So, I think its reasonable to assume most all the state-owned airlines are not at specific credit risk from this force majeure event. Right there that removes a large portion of AER’s fleet – perhaps 25% of gross aircraft assets (Air France/KLM, 5% of the book, is joint owned by two governments; another 2/3 of the China-exposed book is state-owned, that’s about 15% of total book; and the rest should contribute another 5%+).
OK, now let’s make some very generic – and punitive – assumptions about what happens to the rest (75%) of the non state-owned customer book. Let’s simply assume:
- half (so 37% of gross aircraft assets) of the remaining customers default within a year;
- half of this half rejects all their leases (call it 19% of gross assets);
- loss given default on this half is 50% (above the top end of realized LGD rates that I can observe, looking back the last 10 yrs) – call it 10% then of gross aircraft assets.
Since AER gross aircraft assets are around $36bn, this would equate to a $3.6bn hit (all to equity clearly) – which is basically the discount to book implied in the stock today.
Of course, even in this crazily-punitive scenario, I think the actual hit would be far less, because:
- before these customers default they are – theoretically – still paying rents, so AER would get some portion of its $1.1bn in annual profits accreted during the year (maybe half?)
- the loss given default would likely only be realized if AER was forced to turn around and write new leases, immediately, at much lower rates than the returned aircraft (thereby forcing the impairment to be taken through equity).
This second point seems quite unreasonable to me. Here’s why. This is what the business has done in terms of PnL over the last 5 years:
You can see I have X’d a fair few lines. I am trying to establish the cash costs of running AER as it stands on an annual basis – it looks like cash open is around $1.5-1.6bn (interest + SG&A), maybe a bit higher in reality. Revenues – from the leasing business only – run around $4.7bn, covering cash opex by roughly 3x.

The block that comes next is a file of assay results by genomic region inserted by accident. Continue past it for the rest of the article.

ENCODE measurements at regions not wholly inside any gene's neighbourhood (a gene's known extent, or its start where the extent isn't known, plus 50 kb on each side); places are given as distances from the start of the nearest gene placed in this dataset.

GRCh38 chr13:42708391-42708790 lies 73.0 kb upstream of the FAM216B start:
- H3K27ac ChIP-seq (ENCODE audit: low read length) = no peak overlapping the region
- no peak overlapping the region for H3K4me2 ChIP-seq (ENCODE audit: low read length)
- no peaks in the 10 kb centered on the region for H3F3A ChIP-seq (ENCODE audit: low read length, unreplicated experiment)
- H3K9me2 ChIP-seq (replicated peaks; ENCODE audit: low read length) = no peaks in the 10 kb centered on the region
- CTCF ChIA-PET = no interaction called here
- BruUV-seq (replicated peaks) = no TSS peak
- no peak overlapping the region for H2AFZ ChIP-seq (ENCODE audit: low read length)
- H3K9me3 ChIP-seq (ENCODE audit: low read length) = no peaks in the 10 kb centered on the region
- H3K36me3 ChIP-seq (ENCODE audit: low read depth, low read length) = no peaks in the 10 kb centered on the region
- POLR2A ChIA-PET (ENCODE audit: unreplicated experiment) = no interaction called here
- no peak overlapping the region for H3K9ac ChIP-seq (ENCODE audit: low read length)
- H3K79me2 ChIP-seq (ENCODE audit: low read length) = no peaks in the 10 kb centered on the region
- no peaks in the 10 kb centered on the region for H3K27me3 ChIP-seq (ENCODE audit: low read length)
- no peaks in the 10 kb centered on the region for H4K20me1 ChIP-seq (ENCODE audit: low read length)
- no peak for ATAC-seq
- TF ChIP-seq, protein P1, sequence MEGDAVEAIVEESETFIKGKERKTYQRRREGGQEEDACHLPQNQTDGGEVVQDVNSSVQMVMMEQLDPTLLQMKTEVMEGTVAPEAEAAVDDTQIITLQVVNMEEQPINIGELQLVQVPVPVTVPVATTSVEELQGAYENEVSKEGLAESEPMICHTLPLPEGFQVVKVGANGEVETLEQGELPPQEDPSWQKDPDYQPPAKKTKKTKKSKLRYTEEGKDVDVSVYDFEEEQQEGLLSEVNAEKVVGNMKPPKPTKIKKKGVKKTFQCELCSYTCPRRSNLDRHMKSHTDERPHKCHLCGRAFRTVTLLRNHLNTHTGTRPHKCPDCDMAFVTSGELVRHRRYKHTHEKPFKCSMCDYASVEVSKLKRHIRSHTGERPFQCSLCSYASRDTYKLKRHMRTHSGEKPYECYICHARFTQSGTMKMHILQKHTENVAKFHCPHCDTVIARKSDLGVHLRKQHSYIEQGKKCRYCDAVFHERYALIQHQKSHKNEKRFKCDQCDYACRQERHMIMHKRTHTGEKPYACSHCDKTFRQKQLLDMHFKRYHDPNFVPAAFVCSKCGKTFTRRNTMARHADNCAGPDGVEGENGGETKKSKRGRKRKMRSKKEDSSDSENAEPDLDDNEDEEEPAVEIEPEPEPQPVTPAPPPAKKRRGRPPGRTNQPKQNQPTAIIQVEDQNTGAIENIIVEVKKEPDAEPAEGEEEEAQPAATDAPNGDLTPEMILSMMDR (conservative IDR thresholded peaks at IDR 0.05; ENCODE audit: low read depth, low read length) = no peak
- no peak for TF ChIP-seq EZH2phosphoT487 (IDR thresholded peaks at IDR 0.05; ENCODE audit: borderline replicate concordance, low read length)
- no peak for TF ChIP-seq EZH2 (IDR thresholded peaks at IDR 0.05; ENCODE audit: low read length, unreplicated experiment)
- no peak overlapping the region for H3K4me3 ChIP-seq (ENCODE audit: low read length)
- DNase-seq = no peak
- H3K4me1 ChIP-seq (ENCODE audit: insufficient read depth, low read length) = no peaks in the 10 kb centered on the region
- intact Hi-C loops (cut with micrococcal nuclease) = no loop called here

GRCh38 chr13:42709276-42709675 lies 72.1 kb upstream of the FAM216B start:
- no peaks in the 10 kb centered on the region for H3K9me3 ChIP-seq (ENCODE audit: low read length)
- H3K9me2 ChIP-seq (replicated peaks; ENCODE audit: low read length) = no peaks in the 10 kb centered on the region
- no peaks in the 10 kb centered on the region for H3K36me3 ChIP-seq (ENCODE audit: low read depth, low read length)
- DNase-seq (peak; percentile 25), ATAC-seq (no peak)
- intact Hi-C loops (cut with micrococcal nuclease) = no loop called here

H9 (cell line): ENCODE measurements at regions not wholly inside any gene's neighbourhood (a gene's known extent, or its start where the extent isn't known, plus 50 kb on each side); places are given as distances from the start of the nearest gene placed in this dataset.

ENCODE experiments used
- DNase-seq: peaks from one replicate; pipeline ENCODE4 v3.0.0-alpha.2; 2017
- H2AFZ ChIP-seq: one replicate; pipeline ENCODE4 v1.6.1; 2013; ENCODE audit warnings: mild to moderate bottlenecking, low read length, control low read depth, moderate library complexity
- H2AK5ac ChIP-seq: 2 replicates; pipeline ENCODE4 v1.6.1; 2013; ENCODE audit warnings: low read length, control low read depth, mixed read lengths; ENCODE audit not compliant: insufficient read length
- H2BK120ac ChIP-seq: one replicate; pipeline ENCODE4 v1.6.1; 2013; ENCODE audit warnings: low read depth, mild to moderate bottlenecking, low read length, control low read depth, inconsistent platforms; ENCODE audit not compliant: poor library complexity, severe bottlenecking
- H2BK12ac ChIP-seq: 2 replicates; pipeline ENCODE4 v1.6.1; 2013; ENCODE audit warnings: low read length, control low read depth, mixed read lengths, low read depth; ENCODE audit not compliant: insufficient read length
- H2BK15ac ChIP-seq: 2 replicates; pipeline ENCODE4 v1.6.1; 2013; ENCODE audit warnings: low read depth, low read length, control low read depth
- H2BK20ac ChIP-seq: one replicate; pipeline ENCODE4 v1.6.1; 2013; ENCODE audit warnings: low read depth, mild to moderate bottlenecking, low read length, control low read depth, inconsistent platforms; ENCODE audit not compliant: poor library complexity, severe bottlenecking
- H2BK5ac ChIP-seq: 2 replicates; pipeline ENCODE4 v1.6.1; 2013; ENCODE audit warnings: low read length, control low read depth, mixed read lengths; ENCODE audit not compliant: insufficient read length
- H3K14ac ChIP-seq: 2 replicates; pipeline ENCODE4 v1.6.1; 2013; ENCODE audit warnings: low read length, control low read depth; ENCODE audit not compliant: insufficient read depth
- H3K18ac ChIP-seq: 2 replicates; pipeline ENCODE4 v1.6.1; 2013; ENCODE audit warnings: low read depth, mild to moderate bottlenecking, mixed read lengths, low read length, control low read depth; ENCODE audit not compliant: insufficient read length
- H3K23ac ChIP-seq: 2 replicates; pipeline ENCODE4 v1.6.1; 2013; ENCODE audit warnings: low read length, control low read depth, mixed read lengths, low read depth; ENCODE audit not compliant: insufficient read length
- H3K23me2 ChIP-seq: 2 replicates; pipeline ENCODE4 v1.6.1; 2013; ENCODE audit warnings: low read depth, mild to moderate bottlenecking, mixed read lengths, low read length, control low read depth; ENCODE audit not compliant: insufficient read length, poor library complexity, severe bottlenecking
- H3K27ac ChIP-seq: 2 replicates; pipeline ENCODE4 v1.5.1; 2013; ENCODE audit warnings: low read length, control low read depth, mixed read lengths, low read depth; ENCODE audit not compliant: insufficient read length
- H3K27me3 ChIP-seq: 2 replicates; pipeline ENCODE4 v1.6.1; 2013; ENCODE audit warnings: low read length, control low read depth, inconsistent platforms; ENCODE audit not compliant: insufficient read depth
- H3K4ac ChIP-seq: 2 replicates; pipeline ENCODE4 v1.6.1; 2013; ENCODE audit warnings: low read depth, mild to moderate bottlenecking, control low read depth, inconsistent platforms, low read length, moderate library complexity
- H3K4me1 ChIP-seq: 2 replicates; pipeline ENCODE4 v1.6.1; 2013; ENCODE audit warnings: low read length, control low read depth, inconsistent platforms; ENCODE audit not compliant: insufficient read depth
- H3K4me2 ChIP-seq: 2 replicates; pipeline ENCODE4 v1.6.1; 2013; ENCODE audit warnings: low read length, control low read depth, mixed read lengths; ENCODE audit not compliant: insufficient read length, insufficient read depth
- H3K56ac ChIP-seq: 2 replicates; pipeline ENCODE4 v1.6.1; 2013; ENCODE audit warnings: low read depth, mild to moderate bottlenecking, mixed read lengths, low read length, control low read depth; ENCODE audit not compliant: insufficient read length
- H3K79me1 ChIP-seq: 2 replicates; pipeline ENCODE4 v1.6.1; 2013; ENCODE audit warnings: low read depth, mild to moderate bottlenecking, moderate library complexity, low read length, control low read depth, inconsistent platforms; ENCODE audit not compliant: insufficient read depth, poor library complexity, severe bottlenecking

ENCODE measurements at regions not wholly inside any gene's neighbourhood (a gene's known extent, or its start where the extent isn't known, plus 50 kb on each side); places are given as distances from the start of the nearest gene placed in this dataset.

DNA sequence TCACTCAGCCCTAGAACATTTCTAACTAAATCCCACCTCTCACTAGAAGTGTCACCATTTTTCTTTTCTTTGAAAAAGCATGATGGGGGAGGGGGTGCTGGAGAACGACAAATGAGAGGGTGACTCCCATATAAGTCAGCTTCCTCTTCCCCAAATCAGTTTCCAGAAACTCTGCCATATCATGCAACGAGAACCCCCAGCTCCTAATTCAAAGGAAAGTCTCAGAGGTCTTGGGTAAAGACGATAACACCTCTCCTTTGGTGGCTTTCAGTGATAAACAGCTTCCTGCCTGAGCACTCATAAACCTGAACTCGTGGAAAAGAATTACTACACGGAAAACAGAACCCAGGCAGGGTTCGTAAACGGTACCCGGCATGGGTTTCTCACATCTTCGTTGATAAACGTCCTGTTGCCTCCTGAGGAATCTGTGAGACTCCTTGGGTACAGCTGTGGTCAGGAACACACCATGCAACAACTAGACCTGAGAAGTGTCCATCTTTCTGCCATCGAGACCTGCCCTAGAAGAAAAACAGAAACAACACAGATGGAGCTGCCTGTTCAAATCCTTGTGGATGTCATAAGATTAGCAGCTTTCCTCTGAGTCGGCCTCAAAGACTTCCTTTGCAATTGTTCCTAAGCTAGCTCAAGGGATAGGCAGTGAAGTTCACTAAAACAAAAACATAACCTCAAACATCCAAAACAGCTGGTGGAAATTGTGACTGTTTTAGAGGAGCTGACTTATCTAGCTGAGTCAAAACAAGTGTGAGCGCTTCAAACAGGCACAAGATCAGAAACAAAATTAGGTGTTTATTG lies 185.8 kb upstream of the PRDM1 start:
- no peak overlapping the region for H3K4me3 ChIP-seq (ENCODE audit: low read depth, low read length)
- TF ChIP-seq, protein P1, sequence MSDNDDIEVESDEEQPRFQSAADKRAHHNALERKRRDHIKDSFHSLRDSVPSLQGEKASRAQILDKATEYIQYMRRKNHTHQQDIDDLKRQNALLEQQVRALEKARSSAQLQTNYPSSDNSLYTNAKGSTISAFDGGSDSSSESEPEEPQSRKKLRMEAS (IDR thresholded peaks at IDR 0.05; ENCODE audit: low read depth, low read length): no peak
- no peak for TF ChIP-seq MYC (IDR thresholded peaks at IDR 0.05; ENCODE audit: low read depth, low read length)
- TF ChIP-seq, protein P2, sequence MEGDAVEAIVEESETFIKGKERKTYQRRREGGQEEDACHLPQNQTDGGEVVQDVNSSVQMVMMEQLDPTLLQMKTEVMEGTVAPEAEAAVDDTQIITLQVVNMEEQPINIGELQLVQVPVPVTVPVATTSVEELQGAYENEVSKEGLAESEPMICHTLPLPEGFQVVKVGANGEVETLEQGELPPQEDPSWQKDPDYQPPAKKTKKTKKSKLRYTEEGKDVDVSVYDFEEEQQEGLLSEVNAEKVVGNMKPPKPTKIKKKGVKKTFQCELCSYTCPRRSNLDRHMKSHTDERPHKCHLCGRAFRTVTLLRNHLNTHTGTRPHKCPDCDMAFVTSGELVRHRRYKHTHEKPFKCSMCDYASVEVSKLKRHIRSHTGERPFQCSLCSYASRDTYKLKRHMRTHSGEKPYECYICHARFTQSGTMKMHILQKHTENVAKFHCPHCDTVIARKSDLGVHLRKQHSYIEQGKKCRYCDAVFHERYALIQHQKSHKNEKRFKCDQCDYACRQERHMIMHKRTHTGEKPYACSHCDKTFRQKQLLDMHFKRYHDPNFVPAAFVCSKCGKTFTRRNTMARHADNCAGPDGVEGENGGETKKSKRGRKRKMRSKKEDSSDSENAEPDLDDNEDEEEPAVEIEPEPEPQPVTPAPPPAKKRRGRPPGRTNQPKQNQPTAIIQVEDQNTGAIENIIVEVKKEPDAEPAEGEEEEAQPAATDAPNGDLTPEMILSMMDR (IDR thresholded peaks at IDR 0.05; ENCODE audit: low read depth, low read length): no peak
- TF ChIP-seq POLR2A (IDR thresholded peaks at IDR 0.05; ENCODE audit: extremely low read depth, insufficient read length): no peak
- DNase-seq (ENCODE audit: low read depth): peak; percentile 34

In our punitive downside scenario, we speculated that ~20% of the customer base would default. Lets just assume its EVEN WORSE than this at the revenue line (some customers may ask for deferrals even if they intend to pay) – so lets bump this up to 40% of the customer base, AND assume again that this situation lasts for a whole year. Then, revenue falls to $2.8bn – still well in excess of cash opex. So no problem, right?
Not exactly. AER still has chunky plane delivery commitments, of which ~$3.5bn fall in 2020:
If we assume there would be no deferral/extension of these deliveries (again, wildly pessimistic), AER would theoretically burn ~$2.3bn in cash in 2020 (haircut revenues less cash costs less cash out for new plane deliveries). And that’s before maturing debt of $3.5bn is taken into account (even though all AER’s debt trades above par and doesn’t seem to present any refinancing risk). This sounds extreme – until you realize that AER has ~$8bn+ in available liquidity – kept just for situations like this:
In summary: even in an armageddon-type scenario where a huge portion of their customer base becomes highly distressed, and this situation persists for a whole year, it seems reasonable to suggest AER would not be a forced seller/lessor of assets at temporarily-distressed levels, as they could survive this situation AND be shut out of the debt markets completely for over a year. Meanwhile, I have trouble seeing how absent the end of travel as we know it, they take more than a ~35% haircut to current book. To me, that makes AER at current – with the best management and capital allocators in the business – an incredible value at current levels.
How do you hedge? BOC Aviation
But what if we’re wrong? What if no one ever hops on a plane again? Well, thankfully, Mr Market is still somehow pricing a fairly similar (though, in my view, inferior) business at a crazy relative price – BOC Aviation (2588.HK). This business has more leverage; more Asian and direct China exposure (>50% of book); a much larger order book relative to its own fleet (meaning, more new lease placement risk); and is much smaller (only ~300 owned planes), with chunky and risky exposures to lessees like Cathay Pacific, Norwegian, and Thai Air:
While there are some other differences in fleet composition, age, and structure of the funding, and BOC is 70% owned by Bank of China, in the kind of general market meltdown that AER stock now discounts, it is impossible to see how BOC could protect its book value any better than the market leader. The fact that it still trades at 1.5x book value (!!) despite facing all of the same risks as a larger entity with more diversified funding and client base that currently trades at 0.6x book for a similar asset pool, still boggles my mind (and is why I’m short). If worst comes to worst, this spread must but narrow, significantly.
Disclosure: Long AER, short 2588.HK